A good morning, a good week, and a good spring to all.
Today is the first day after the Congress passed the health care bill – which I hope gets named the Ted Kennedy Health Care System. Obama is scheduled to sign it into law tomorrow, with an amendments bill to be tackled shortly.
It may not be great. We may not love it. It may not be perfect. But it actually brings us somewhat up to par with the rest of the civilized world.
I went out looking for world reaction, and I didn’t get very far before I found an Op-Ed piece that declared/spun this as a pretty terrible thing for Obama and the Democrats. Well, I couldn’t exactly let that go without a comment, now, could I?
I wrote the following in response to the Op-Ed online article. It was in the German newspaper der Spiegel, US Health Care — Good for America, Bad for the World? by Gregor Peter Schmitz:
Two good points, several wrongheaded ones. It appears this article was written by a conservative, writing his hopes, rather than about reality.
Good one: Obama hasn’t considered it important to visit Europe. He must correct this, and soon.
Good one – with caveats: The insurance companies are the big winners. Certainly for the moment that is true. But when they begin paying out for health care to the people they have been defrauding – by taking payments while intending to not provide promised services – what will be the score then?
Wrongheaded: That the Democrat in Congress are more at risk for passing this. Failing to pass it would have been a disaster, come November. As you note, 10 years from now, we in the US will wonder why we didn’t always have an NHS. That positiveness begins now and will be more positive by November.
Wrongheaded: That this victory is more like Civil Rights in the 1960s than like passing Medicare in those same 1960s. Civil Rights was seized on by Nixon in his “Southern Strategy” to appeal to racists (and Lyndon Johnson knew it would be). There is no such 200-year-old American institution now that pits one class against another; the health care insults no one’s inbred hatreds – not any more than Medicare did, and one can argue it is much less, since it does not target help to any hated underclass, but offers help to everybody.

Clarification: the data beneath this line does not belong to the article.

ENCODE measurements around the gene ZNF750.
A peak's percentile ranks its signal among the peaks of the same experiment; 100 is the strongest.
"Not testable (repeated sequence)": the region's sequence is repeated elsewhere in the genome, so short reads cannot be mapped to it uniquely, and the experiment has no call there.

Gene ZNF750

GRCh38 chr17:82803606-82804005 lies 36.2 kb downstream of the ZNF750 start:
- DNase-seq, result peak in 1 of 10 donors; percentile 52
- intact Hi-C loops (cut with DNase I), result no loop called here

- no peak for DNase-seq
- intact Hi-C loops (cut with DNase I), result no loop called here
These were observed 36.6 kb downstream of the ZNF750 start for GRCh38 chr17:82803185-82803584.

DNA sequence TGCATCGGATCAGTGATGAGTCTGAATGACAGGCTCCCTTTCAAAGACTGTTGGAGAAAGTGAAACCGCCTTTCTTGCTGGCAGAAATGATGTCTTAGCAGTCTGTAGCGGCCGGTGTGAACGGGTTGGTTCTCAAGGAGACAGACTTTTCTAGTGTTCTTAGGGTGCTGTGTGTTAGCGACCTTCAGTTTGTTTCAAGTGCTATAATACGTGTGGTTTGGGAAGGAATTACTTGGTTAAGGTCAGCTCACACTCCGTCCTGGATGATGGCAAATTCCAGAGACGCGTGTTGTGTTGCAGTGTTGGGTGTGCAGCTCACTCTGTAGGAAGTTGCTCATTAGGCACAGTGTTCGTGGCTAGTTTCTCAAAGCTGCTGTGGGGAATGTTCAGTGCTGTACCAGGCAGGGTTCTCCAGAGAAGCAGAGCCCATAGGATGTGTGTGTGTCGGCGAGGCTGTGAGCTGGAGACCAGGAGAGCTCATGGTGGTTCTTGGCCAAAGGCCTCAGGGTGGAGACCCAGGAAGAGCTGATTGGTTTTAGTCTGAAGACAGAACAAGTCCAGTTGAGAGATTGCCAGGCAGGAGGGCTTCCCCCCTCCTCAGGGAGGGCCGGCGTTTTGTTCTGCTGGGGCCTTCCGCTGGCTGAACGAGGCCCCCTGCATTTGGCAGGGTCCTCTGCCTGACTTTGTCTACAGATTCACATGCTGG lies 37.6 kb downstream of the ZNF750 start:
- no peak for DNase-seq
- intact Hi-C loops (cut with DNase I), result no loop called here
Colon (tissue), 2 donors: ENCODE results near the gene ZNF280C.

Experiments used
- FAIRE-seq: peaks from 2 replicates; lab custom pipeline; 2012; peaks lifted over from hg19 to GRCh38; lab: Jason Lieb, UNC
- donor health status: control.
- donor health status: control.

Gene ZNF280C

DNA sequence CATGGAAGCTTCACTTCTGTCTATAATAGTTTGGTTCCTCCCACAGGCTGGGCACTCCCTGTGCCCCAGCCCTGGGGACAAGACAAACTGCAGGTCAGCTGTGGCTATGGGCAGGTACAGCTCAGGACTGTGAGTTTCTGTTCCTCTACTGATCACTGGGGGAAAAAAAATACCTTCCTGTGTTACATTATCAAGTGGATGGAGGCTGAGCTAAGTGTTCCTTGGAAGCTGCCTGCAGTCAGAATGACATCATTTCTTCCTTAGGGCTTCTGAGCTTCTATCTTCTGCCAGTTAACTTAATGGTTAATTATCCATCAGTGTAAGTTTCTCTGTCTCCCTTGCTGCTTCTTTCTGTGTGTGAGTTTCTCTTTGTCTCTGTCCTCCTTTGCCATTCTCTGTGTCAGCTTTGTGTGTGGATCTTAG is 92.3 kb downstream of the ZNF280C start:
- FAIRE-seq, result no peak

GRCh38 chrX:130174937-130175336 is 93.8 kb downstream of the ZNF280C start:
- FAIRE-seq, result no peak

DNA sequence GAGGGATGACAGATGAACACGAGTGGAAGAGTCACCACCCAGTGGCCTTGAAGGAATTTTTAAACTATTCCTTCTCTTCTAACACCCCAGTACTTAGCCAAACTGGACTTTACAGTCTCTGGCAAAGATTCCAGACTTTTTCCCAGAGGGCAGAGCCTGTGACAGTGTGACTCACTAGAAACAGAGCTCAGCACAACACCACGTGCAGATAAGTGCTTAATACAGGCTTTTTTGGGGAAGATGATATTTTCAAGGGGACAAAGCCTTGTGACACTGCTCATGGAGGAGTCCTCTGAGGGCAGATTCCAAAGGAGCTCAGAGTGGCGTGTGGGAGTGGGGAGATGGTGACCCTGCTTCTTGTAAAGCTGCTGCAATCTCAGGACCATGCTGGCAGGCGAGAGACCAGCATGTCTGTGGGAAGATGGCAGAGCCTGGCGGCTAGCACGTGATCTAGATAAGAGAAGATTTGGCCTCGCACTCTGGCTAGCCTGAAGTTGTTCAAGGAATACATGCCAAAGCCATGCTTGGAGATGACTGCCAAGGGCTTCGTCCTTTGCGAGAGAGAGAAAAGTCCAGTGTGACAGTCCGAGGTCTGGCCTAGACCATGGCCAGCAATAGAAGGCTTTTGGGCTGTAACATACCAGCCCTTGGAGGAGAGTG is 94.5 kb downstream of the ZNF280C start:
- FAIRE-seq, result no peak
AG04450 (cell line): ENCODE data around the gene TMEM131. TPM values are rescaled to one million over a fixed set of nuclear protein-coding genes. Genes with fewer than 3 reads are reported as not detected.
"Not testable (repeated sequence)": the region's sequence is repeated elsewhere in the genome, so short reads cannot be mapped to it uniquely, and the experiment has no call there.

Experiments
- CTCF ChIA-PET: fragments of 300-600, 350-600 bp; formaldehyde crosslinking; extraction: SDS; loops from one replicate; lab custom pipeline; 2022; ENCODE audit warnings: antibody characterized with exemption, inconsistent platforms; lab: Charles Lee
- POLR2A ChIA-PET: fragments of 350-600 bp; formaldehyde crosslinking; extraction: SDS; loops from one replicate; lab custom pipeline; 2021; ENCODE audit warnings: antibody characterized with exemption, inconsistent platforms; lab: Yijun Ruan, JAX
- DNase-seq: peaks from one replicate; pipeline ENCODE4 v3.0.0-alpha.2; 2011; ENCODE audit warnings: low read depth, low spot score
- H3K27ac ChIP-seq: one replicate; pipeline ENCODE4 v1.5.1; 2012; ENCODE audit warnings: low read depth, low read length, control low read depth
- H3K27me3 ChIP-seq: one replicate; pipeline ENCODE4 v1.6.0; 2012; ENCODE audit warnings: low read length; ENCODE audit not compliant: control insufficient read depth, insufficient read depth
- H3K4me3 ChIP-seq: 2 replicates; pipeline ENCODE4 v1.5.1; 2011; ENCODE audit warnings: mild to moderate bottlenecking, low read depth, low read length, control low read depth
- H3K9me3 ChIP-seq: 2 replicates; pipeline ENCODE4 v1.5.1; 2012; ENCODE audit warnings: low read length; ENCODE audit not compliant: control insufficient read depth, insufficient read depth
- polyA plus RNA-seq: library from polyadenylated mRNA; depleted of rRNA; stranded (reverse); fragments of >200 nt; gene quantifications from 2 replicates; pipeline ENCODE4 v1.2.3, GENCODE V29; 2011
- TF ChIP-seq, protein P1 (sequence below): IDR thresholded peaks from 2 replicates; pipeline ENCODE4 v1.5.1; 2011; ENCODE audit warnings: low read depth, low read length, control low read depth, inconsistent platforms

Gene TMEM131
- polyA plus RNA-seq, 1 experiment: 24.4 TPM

Wrongheaded: Blaming Obama for getting no Republican bipartisan votes. That was a strategy decision by the Republicans. Republican pundit David Frum called it the GOP “Waterloo” in an article of that name:
“Conservatives and Republicans today suffered their most crushing legislative defeat since the 1960s.
It’s hard to exaggerate the magnitude of the disaster. Conservatives may cheer themselves that they’ll compensate for today’s expected vote with a big win in the November 2010 elections. But:
(1) It’s a good bet that conservatives are over-optimistic about November – by then the economy will have improved and the immediate goodies in the healthcare bill will be reaching key voting blocs.
(2) So what? Legislative majorities come and go. This healthcare bill is forever. A win in November is very poor compensation for this debacle now.
So far, I think a lot of conservatives will agree with me. Now comes the hard lesson:
A huge part of the blame for today’s disaster attaches to conservatives and Republicans ourselves.
At the beginning of this process we made a strategic decision: unlike, say, Democrats in 2001 when President Bush proposed his first tax cut, we would make no deal with the administration. No negotiations, no compromise, nothing. We were going for all the marbles. This would be Obama’s Waterloo – just as healthcare was Clinton’s in 1994.
Only, the hardliners overlooked a few key facts: Obama was elected with 53% of the vote, not Clinton’s 42%. The liberal block within the Democratic congressional caucus is bigger and stronger than it was in 1993-94. And of course the Democrats also remember their history, and also remember the consequences of their 1994 failure.
This time, when we went for all the marbles, we ended with none.
Could a deal have been reached? Who knows? But we do know that the gap between this plan and traditional Republican ideas is not very big. The Obama plan has a broad family resemblance to Mitt Romney’s Massachusetts plan. It builds on ideas developed at the Heritage Foundation in the early 1990s that formed the basis for Republican counter-proposals to Clintoncare in 1993-1994.”
The lack of cross-aisle support was a Republican strategy to stonewall and to obstruct – on an issue of vast importance – and it failed. It was very close to their OWN think-tank ideas, yet they fought it – not because it was a bad plan, but because it was from the Democrats and for no other reason. Obama could have offered them the moon, and they were intent on non-cooperation at all costs. The costs are NOW, and the costs will be in November, too. The failure to defeat healthcare weakens the Republicans in November. Its passage at worst leaves the Democrats no worse off, whereas failing to pass it would have been an utter disaster in November.
When a leading GOP pundit calls it the GOP’s most crushing defeat in 45 years, it is beyond belief that an Op-Ed piece in der Spiegel can declare that the victors are actually the losers.
It would seem that Gregor Schmitz doesn’t know what he is talking about. Would he also declare Hitler the victor in World War II? Bonaparte at Waterloo? Or do Adolf and Napoleon have to wait until November’s elections to know for sure?
If it was the most crushing defeat for the Republicans since 1965, surely it is the biggest Democratic victory, too.
. . . . Steve